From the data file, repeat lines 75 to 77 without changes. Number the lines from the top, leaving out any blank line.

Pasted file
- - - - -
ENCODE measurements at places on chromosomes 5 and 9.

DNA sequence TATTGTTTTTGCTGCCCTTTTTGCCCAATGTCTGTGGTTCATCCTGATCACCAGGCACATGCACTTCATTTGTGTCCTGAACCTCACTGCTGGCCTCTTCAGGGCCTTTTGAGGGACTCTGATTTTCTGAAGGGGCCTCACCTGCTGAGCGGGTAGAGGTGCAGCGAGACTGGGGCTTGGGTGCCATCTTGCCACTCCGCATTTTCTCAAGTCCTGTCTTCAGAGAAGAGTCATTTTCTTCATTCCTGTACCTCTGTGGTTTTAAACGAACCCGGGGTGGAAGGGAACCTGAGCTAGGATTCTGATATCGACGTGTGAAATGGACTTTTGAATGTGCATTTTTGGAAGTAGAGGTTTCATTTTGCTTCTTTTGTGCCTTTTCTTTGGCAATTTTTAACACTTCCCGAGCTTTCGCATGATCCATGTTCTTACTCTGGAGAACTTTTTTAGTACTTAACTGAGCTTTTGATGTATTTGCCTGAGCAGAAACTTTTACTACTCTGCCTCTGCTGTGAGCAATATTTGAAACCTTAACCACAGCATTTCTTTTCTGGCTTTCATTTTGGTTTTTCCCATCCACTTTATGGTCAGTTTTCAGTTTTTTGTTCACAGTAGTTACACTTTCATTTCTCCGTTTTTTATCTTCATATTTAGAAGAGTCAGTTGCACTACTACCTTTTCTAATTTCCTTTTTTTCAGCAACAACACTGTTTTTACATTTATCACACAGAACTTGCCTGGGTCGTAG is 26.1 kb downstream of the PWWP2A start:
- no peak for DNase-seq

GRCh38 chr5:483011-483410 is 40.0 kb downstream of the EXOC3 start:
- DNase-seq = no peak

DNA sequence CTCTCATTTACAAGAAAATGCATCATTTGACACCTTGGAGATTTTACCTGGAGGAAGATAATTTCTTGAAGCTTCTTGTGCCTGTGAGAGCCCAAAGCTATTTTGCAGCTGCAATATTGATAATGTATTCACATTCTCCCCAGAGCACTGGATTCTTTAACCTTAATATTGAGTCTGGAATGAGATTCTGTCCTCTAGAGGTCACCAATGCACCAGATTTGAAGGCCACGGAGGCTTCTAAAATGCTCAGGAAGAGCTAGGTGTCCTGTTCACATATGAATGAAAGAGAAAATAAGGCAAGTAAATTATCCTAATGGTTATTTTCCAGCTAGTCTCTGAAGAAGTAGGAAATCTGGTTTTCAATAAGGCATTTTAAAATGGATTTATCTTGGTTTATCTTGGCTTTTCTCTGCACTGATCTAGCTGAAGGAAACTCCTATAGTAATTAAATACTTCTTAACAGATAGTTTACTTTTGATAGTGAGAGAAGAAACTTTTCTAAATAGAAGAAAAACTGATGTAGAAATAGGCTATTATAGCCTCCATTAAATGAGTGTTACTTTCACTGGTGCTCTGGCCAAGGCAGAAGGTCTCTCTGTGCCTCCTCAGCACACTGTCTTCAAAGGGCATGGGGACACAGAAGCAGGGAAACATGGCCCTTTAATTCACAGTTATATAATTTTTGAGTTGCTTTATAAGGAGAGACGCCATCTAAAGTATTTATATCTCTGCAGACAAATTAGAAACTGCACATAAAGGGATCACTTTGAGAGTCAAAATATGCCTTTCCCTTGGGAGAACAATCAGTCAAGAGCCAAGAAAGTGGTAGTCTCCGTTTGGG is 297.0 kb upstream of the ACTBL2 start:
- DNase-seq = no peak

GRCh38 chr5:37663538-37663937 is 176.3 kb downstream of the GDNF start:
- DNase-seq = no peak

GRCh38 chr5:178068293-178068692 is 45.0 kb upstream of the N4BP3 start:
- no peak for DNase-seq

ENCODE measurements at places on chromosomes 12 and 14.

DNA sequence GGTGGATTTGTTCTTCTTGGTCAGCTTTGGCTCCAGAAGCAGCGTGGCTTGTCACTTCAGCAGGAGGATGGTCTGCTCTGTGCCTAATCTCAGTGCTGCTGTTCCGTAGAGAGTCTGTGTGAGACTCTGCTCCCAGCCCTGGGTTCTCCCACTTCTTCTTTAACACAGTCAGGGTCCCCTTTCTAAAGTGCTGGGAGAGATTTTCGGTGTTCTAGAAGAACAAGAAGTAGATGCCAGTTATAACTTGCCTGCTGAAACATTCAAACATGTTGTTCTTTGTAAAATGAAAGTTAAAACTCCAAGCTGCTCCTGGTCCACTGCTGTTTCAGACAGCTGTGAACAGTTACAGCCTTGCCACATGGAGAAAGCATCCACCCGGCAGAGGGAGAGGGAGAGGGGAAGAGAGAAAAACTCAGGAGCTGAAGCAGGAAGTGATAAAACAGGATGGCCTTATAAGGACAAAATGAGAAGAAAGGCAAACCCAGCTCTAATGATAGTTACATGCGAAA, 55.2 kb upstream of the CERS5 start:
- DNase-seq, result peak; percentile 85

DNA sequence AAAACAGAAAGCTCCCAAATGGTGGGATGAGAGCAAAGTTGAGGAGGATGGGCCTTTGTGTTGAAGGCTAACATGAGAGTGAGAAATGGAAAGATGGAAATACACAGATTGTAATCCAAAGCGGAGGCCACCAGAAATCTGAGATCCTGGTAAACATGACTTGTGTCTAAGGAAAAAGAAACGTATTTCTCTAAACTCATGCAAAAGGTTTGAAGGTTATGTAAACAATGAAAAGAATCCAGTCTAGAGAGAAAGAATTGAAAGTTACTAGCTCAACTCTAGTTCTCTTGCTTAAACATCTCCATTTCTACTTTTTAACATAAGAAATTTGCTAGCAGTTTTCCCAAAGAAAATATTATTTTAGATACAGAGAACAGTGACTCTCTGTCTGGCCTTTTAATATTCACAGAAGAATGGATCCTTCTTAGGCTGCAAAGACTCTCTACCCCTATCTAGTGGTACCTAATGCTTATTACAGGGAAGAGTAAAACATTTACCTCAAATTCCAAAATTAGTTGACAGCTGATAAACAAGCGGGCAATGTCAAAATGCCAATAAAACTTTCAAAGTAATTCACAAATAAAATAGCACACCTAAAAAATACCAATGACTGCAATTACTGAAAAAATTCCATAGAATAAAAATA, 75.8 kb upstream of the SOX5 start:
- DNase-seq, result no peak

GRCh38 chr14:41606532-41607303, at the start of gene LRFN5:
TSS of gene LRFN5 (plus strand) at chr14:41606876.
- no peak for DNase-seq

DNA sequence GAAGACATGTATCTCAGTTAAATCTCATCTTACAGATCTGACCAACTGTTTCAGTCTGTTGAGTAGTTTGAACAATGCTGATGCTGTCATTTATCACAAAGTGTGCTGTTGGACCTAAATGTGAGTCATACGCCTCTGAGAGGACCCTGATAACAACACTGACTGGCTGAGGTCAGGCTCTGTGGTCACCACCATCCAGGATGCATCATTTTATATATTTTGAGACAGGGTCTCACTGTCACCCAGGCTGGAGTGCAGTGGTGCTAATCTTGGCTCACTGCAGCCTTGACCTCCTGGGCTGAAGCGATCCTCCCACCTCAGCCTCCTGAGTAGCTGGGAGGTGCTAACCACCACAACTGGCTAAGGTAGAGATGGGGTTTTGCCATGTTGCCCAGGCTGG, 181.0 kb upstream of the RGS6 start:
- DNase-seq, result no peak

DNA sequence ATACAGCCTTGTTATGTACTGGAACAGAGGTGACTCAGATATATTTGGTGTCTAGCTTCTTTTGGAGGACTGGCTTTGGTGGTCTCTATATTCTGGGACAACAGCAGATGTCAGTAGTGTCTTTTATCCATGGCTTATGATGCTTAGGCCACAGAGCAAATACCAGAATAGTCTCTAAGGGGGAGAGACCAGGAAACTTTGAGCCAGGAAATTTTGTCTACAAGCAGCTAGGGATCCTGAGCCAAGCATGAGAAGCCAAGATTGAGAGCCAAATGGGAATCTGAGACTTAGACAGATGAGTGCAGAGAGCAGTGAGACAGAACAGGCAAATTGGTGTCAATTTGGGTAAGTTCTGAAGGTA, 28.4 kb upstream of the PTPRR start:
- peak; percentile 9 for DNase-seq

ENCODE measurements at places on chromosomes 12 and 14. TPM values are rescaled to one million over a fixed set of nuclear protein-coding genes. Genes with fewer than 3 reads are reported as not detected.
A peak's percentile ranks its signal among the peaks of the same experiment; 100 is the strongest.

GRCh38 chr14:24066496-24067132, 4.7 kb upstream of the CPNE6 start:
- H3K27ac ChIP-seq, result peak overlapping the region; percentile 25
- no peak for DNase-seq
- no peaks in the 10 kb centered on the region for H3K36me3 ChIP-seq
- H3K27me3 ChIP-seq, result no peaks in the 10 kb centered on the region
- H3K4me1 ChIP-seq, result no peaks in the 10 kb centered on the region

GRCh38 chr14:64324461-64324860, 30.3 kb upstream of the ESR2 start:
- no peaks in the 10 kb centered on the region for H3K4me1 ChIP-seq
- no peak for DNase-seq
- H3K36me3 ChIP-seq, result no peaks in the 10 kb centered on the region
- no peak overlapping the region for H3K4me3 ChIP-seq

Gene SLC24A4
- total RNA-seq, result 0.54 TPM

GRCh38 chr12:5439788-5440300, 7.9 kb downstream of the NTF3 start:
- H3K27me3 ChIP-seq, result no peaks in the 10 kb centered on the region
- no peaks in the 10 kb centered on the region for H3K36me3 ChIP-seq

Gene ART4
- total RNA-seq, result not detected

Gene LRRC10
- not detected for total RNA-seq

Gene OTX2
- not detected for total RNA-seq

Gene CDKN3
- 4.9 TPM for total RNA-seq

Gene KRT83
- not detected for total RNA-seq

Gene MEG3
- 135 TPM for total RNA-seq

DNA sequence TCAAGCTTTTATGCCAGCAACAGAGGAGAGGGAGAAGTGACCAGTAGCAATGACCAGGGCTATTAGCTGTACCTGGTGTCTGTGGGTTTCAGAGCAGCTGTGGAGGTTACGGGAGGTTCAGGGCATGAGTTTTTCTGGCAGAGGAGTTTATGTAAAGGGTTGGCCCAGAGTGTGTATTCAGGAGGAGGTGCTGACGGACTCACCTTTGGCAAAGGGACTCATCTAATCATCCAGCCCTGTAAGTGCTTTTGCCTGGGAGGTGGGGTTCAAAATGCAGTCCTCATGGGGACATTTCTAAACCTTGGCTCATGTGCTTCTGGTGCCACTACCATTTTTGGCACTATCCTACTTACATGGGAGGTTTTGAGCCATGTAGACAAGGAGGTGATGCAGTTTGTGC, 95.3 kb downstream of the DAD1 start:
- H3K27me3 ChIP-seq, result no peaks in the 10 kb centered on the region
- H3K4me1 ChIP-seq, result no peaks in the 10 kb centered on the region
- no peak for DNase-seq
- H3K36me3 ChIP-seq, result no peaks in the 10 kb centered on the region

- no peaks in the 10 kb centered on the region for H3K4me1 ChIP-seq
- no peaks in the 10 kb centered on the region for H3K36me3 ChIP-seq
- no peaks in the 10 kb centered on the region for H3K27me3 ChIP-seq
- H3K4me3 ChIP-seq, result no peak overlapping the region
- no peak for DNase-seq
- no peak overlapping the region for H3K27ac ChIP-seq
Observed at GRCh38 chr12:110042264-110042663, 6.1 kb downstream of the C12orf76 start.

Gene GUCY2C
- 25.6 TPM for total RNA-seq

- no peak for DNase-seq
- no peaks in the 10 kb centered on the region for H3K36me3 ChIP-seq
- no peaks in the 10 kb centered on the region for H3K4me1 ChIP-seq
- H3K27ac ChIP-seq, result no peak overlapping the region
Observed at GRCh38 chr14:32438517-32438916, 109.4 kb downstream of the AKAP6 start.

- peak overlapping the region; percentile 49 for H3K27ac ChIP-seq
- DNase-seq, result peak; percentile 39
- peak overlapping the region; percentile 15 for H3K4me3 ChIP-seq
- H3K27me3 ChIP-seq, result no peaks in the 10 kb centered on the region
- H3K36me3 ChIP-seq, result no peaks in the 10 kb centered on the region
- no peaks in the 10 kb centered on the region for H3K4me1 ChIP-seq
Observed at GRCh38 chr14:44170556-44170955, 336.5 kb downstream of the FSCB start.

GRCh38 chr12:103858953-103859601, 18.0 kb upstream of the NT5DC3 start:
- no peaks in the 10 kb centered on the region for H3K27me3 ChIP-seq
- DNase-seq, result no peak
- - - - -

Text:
- peak overlapping the region; percentile 15 for H3K4me3 ChIP-seq
- H3K27me3 ChIP-seq, result no peaks in the 10 kb centered on the region
- H3K36me3 ChIP-seq, result no peaks in the 10 kb centered on the region